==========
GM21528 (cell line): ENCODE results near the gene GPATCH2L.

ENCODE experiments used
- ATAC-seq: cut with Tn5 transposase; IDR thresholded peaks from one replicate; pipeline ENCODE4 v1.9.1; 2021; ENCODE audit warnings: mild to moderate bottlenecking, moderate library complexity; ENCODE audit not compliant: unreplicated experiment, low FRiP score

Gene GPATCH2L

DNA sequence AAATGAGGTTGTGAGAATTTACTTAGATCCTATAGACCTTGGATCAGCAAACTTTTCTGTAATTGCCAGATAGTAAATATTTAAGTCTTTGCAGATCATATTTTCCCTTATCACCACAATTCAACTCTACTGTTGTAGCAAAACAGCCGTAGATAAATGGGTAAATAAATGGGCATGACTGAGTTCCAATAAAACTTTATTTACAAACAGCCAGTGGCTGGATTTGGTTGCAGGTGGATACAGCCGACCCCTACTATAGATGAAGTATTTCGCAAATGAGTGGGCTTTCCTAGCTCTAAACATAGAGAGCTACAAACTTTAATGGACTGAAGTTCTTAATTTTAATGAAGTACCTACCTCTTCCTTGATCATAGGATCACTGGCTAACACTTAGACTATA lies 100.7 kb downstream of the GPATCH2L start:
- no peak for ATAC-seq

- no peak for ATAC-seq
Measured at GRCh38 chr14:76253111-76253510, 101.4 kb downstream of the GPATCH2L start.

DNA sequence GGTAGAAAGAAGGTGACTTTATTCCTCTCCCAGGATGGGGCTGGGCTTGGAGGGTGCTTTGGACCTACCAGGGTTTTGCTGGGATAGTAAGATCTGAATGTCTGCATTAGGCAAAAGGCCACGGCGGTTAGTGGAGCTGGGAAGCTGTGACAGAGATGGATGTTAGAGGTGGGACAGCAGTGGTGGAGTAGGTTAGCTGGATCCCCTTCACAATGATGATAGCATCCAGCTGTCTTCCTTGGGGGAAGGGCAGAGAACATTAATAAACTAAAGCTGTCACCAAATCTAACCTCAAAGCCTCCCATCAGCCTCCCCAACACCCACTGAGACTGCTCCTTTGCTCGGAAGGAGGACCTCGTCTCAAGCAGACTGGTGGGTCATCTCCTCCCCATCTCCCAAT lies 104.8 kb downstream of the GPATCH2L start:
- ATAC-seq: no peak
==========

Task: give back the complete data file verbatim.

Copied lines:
GM21528 (cell line): ENCODE results near the gene GPATCH2L.

ENCODE experiments used
- ATAC-seq: cut with Tn5 transposase; IDR thresholded peaks from one replicate; pipeline ENCODE4 v1.9.1; 2021; ENCODE audit warnings: mild to moderate bottlenecking, moderate library complexity; ENCODE audit not compliant: unreplicated experiment, low FRiP score

Gene GPATCH2L

DNA sequence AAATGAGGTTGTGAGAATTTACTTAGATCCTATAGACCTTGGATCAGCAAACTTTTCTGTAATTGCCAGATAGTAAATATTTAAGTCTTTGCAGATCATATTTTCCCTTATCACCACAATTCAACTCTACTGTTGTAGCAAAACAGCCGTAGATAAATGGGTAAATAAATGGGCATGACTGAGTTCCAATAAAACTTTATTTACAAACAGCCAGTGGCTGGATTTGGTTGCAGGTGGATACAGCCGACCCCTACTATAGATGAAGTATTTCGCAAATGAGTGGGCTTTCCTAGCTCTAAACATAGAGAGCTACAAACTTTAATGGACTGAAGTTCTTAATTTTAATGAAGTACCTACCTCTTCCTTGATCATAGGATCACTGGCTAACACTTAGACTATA lies 100.7 kb downstream of the GPATCH2L start:
- no peak for ATAC-seq

- no peak for ATAC-seq
Measured at GRCh38 chr14:76253111-76253510, 101.4 kb downstream of the GPATCH2L start.

DNA sequence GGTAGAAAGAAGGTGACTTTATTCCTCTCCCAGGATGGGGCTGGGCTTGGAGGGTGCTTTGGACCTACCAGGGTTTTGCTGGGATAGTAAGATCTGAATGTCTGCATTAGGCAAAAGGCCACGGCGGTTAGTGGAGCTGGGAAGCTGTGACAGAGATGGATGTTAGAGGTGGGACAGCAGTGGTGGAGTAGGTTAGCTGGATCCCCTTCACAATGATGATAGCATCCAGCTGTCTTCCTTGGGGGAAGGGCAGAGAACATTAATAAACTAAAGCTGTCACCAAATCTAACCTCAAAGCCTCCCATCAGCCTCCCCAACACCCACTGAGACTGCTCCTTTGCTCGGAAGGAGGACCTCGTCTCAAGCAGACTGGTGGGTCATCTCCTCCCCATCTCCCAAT lies 104.8 kb downstream of the GPATCH2L start:
- ATAC-seq: no peak